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Scotland’s Beautiful Foula Island

Travelers enjoying a Scotland cruise should include a visit to the small island of Foula that lies 20 miles west of the Shetland Islands. Named after the Norse fugl ey, meaning ‘bird island,’ it is quite remote, and one of the only British Isles that has been permanently inhabited. Norsemen conquered the isle around 800 AD, leaving their influence in language—the local dialect is still strongly affected by Norse—and place names such as Norderhus, Krugali, and Guttren. However, after the islands were returned to Scotland by Norway in the 15th century, the Norse influence lessened. While the population in 1881 was around 250 people, it has dropped steadily in the past 100+ years, with the current population resting at just over 30.

Most people keep native Shetland sheep, while others have Shetland ponies. Tourism also makes up a substantial part of the economy, especially during the summer months when the weather is perfect for a Scotland cruise. The people sell sheepskins, handspun clothing made with local wool, and traditional Foula garments. Intricate wrought-iron work can be bought from the local smithy, who also provides his services to the community. The small number of islanders have created a close-knit community, and their way of life is based on strong values, cooperative working, and an internal barter system. This handful of people also follows a slightly different calendar year, as they remained with the Julian calendar when the rest of Great Britain switched to the Gregorian calendar in 1752. As such, they are 12 days behind the Gregorian calendar, celebrating Christmas on January 6 and New Year’s Day on January 13th.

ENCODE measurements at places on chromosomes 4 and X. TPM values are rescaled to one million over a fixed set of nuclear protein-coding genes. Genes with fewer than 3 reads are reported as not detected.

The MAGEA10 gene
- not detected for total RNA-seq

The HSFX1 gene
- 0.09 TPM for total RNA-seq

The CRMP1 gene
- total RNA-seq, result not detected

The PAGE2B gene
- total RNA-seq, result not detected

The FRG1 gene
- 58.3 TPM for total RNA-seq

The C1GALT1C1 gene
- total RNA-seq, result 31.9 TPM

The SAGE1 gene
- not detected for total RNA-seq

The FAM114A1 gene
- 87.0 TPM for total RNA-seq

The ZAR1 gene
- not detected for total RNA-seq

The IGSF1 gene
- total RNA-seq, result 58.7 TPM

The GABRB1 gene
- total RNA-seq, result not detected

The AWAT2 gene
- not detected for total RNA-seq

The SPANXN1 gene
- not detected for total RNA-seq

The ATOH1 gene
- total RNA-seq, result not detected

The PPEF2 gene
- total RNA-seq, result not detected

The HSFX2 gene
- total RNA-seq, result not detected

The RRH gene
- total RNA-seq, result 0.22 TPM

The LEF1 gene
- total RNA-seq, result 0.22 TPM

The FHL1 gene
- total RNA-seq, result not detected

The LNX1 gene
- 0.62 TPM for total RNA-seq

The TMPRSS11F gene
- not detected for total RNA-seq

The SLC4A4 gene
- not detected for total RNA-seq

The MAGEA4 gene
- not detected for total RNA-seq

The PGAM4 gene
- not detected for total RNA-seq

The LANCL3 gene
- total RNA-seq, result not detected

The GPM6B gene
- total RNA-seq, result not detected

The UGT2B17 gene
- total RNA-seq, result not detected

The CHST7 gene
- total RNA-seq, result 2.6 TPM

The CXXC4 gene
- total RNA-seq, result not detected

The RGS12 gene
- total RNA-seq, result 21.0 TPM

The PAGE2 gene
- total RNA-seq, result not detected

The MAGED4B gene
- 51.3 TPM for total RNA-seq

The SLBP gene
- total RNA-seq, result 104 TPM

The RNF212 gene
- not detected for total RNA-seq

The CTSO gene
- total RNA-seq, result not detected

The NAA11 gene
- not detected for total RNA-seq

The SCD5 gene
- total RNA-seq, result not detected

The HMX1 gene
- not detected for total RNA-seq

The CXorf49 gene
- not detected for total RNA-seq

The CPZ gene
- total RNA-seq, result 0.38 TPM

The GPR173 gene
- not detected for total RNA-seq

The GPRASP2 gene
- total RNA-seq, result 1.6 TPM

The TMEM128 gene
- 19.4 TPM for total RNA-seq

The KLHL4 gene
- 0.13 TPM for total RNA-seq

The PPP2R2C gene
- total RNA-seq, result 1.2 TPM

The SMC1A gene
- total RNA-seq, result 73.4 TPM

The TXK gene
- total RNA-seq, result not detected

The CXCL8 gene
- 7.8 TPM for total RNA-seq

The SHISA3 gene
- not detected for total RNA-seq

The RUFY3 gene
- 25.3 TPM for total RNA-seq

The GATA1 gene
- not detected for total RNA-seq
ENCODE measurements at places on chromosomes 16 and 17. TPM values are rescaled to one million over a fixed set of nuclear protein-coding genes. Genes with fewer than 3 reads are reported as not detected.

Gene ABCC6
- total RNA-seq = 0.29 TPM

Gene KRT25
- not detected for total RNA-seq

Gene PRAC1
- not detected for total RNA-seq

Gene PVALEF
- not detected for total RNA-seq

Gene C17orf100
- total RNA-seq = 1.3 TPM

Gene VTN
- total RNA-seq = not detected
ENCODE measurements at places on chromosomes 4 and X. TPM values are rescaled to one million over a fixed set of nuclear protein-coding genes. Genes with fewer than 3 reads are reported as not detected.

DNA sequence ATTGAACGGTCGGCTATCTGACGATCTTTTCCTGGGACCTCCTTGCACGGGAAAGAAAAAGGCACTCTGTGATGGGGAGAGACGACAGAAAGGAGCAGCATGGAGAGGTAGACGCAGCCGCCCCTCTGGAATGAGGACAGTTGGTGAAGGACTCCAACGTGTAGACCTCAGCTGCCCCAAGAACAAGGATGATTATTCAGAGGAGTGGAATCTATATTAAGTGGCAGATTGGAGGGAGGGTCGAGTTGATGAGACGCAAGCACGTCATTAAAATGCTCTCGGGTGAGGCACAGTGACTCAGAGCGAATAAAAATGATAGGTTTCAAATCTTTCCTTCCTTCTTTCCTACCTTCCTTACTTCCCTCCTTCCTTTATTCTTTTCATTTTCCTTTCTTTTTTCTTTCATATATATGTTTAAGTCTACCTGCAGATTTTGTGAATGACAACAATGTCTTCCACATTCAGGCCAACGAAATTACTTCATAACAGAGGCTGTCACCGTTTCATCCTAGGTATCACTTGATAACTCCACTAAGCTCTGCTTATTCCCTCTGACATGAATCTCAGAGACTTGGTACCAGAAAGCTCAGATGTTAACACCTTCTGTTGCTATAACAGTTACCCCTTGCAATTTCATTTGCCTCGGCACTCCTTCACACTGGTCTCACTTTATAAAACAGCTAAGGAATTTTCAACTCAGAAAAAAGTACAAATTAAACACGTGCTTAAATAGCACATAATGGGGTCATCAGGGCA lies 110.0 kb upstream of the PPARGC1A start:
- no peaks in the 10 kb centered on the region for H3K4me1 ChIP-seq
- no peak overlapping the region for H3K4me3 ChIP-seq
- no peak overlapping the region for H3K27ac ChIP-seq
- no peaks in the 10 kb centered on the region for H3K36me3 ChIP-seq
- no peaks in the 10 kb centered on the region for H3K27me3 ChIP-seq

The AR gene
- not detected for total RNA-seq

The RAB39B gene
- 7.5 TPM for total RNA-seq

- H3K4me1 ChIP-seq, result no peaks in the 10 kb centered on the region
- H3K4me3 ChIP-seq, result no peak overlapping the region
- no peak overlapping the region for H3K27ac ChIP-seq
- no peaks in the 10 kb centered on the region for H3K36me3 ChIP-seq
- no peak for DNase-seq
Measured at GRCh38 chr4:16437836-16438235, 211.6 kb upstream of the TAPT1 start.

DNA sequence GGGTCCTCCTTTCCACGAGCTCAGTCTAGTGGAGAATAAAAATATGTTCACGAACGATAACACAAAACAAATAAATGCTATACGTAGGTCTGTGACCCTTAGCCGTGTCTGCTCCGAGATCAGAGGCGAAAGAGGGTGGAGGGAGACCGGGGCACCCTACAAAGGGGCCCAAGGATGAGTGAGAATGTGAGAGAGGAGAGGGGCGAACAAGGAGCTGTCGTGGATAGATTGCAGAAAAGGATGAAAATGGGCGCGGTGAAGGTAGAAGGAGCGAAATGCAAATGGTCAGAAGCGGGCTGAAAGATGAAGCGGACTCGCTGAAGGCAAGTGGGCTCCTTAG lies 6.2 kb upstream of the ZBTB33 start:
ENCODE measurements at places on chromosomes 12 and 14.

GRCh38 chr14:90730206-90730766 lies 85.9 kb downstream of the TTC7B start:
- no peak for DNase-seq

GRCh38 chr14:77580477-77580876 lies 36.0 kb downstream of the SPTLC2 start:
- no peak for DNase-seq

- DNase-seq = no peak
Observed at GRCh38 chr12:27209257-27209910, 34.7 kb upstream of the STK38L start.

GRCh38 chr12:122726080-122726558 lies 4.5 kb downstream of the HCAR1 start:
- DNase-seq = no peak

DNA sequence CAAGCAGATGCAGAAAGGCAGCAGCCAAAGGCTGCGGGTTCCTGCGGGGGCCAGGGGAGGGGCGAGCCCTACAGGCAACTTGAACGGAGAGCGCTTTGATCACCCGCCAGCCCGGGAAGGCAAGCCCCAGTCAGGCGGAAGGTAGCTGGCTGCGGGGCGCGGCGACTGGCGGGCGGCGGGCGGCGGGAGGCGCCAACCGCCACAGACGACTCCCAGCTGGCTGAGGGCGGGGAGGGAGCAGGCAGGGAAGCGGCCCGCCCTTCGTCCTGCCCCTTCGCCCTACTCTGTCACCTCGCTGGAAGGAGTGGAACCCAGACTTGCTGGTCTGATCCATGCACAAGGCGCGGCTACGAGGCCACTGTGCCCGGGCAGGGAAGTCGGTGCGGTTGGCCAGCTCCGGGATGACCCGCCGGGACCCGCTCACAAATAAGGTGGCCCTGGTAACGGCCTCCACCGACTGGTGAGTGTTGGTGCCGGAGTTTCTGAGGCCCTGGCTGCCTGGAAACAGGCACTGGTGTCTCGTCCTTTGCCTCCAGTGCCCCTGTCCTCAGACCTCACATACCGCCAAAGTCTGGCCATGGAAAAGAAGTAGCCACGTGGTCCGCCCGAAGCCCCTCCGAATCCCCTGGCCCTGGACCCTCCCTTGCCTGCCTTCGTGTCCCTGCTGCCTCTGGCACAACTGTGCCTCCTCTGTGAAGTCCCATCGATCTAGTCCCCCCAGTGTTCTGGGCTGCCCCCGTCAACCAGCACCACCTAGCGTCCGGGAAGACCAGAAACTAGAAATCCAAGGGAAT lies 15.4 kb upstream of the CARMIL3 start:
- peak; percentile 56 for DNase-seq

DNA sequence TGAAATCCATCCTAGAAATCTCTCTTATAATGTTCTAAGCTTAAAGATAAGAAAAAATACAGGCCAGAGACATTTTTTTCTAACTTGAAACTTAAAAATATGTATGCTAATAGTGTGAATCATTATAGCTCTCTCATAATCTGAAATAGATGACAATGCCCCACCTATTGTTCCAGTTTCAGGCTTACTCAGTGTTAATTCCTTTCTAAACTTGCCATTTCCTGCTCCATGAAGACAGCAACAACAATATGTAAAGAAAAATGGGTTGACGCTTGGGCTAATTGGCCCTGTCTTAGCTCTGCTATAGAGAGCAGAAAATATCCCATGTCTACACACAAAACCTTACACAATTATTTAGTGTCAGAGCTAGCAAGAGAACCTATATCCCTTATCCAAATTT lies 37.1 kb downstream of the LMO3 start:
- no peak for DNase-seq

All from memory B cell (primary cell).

Foula travel is beautiful in the summertime, as the days are long, and the flora and fauna thrive. Wildflowers such as sea pinks, blue vernal squill and golden-eyed tormentil carpet much of the land, while marsh marigolds and wild orchids bloom in lower, wetter areas. The moorland is sprinkled with white tufted bog cotton, sphagnum moss, sundew, and crowberry.

The island is famous for its great skua population, but visitors on a cruise of the region will also see Arctic skuas, kittiwakes, and Arctic terns battling for breeding sites. The small lakes (or lochs) scattered throughout the island are home to nesting red-throated divers, while the cliffs are the territory of thousands of puffins, guillemots, razorbills, shags, fulmars, gannets, petrels, and shearwaters. The bog grasses and stony pieces of land host a variety of shore and moorland birds, including such species as the ringed plover.

Small mammals like the field mouse, house mouse, rabbit, and hedgehog make their homes on Foula, with sea mammals such as grey seals, commons seals, porpoises and orcas swimming in the waters around the island.

The wildlife is diverse and beautiful, but the setting in which these plants and animals live is also spectacular. Five peaks jut up starkly from the land, while the highest cliffs in Shetland rise up majestically from the sea. Kame, the second highest cliff in Great Britain, reaches an impressive 1200 feet above sea level, with the three pillars of Gaada Stack towering 130 feet above the sea just off the north coast of the island.

Whether one enjoys travel to remote islands, bird watching, unique geological features, or simply taking in the natural scenery, the Isle of Foula has something to offer every visitor on their Scotland cruise.

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